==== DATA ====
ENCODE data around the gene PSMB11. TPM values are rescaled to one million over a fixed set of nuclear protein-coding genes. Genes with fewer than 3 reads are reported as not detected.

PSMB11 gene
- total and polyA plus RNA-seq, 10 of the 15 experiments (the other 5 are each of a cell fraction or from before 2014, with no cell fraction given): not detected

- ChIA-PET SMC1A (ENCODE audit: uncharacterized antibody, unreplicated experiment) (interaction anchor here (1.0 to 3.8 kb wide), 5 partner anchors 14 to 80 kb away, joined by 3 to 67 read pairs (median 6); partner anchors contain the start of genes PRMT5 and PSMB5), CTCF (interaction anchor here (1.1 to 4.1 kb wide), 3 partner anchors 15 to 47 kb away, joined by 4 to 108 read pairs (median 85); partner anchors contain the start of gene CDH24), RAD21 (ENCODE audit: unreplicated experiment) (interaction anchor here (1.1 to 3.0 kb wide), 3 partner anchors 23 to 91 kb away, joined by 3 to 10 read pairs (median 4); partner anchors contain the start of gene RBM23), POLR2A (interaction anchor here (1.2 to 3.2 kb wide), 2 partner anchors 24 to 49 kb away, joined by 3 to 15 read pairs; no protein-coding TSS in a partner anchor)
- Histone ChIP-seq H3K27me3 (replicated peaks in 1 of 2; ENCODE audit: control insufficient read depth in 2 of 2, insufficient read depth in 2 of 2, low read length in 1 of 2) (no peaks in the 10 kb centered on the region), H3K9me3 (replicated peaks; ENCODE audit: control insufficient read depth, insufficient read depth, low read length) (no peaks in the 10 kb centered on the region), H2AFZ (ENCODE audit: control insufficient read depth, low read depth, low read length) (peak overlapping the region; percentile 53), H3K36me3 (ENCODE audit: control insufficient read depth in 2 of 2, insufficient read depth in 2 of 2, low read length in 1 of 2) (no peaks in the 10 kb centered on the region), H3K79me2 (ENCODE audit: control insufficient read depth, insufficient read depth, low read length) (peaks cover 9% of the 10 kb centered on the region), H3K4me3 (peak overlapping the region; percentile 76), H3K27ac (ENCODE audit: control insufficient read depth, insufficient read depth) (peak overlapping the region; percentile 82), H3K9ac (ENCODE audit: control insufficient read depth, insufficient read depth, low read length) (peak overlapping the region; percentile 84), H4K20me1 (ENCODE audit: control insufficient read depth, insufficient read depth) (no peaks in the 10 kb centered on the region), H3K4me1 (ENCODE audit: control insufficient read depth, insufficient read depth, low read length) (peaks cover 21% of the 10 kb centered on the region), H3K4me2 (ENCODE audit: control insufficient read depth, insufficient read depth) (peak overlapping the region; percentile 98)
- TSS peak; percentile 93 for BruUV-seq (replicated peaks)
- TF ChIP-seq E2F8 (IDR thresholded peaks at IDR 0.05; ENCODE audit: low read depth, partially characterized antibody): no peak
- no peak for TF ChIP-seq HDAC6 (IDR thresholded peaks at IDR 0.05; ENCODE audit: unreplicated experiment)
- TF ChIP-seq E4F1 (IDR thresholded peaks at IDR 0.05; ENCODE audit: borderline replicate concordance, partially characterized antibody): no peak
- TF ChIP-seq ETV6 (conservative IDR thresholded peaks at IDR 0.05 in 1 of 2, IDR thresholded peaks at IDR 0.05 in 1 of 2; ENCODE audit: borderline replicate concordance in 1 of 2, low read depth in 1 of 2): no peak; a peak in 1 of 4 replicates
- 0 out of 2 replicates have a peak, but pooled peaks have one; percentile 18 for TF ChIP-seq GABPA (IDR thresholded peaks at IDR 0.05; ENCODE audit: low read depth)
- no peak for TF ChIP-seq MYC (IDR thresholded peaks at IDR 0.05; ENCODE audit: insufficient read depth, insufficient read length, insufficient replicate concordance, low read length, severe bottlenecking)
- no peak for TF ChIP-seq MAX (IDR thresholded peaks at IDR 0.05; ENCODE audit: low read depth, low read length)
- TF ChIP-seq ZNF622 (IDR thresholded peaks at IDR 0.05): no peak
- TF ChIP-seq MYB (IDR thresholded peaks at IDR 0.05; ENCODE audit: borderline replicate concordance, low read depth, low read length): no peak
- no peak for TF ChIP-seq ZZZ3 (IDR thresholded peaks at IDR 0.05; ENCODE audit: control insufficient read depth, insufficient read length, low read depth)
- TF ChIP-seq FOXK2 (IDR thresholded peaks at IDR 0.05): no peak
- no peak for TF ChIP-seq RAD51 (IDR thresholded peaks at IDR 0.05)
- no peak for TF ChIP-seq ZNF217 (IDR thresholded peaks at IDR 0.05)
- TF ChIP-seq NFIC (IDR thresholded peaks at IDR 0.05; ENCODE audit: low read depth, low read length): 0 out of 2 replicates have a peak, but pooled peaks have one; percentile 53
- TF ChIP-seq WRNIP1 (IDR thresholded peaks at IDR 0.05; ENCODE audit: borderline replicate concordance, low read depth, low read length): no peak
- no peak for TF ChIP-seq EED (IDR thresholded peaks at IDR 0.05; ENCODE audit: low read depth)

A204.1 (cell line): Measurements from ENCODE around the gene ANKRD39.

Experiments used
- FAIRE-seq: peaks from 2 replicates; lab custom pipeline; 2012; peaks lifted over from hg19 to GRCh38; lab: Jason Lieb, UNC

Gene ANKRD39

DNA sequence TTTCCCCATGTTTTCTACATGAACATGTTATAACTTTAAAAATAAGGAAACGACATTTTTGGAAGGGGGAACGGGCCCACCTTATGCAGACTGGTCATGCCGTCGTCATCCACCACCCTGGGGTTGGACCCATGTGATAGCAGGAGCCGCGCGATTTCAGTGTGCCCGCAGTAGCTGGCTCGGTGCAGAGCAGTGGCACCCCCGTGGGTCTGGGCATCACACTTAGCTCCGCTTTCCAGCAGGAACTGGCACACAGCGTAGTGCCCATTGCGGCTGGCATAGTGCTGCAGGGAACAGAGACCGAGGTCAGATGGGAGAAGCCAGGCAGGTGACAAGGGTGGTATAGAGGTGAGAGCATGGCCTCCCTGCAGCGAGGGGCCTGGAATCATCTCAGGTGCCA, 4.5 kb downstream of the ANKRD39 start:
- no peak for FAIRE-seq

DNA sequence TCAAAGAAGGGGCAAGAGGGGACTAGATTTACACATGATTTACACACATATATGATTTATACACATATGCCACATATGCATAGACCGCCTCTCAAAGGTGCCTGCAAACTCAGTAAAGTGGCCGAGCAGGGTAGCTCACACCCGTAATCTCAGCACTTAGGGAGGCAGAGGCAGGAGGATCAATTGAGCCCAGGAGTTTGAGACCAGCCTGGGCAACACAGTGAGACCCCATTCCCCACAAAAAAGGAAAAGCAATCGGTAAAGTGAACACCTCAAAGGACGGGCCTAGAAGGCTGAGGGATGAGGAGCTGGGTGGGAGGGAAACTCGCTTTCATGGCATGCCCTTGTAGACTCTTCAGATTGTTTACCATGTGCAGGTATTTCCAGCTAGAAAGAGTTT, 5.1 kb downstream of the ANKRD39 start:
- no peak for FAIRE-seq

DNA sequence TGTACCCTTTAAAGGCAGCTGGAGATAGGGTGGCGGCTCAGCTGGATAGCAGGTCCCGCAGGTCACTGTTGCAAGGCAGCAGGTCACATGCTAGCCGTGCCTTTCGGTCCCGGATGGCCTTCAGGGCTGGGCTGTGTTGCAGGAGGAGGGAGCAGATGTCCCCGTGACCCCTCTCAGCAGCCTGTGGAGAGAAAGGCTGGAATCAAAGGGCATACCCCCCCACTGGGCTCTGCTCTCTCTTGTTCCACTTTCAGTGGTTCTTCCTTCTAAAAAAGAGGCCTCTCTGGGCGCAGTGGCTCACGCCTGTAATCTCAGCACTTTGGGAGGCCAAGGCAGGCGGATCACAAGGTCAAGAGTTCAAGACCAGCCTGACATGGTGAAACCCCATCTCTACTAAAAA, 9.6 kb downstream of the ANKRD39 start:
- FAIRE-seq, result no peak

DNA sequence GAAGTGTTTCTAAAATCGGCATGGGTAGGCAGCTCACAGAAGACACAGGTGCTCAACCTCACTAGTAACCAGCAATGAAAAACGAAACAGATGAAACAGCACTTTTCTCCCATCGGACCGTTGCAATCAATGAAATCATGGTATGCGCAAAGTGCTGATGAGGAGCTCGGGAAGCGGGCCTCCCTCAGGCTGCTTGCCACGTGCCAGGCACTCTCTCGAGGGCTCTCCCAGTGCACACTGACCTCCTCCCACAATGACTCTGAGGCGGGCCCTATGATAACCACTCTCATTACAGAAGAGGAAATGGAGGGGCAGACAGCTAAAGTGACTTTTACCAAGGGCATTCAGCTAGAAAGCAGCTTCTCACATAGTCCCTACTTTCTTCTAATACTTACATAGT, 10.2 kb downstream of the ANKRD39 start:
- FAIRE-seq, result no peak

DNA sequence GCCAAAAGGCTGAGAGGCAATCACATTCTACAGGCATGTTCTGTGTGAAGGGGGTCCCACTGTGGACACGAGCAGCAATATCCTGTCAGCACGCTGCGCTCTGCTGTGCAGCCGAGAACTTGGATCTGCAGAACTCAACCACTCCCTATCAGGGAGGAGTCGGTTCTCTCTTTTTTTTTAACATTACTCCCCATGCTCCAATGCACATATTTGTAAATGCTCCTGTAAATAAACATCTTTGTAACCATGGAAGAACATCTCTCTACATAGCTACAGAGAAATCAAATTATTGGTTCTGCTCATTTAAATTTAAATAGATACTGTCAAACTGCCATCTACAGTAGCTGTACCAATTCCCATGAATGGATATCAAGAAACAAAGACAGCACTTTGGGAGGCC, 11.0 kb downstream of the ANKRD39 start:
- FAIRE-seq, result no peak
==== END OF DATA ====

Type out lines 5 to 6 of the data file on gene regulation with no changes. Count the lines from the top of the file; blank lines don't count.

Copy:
- Histone ChIP-seq H3K27me3 (replicated peaks in 1 of 2; ENCODE audit: control insufficient read depth in 2 of 2, insufficient read depth in 2 of 2, low read length in 1 of 2) (no peaks in the 10 kb centered on the region), H3K9me3 (replicated peaks; ENCODE audit: control insufficient read depth, insufficient read depth, low read length) (no peaks in the 10 kb centered on the region), H2AFZ (ENCODE audit: control insufficient read depth, low read depth, low read length) (peak overlapping the region; percentile 53), H3K36me3 (ENCODE audit: control insufficient read depth in 2 of 2, insufficient read depth in 2 of 2, low read length in 1 of 2) (no peaks in the 10 kb centered on the region), H3K79me2 (ENCODE audit: control insufficient read depth, insufficient read depth, low read length) (peaks cover 9% of the 10 kb centered on the region), H3K4me3 (peak overlapping the region; percentile 76), H3K27ac (ENCODE audit: control insufficient read depth, insufficient read depth) (peak overlapping the region; percentile 82), H3K9ac (ENCODE audit: control insufficient read depth, insufficient read depth, low read length) (peak overlapping the region; percentile 84), H4K20me1 (ENCODE audit: control insufficient read depth, insufficient read depth) (no peaks in the 10 kb centered on the region), H3K4me1 (ENCODE audit: control insufficient read depth, insufficient read depth, low read length) (peaks cover 21% of the 10 kb centered on the region), H3K4me2 (ENCODE audit: control insufficient read depth, insufficient read depth) (peak overlapping the region; percentile 98)
- TSS peak; percentile 93 for BruUV-seq (replicated peaks)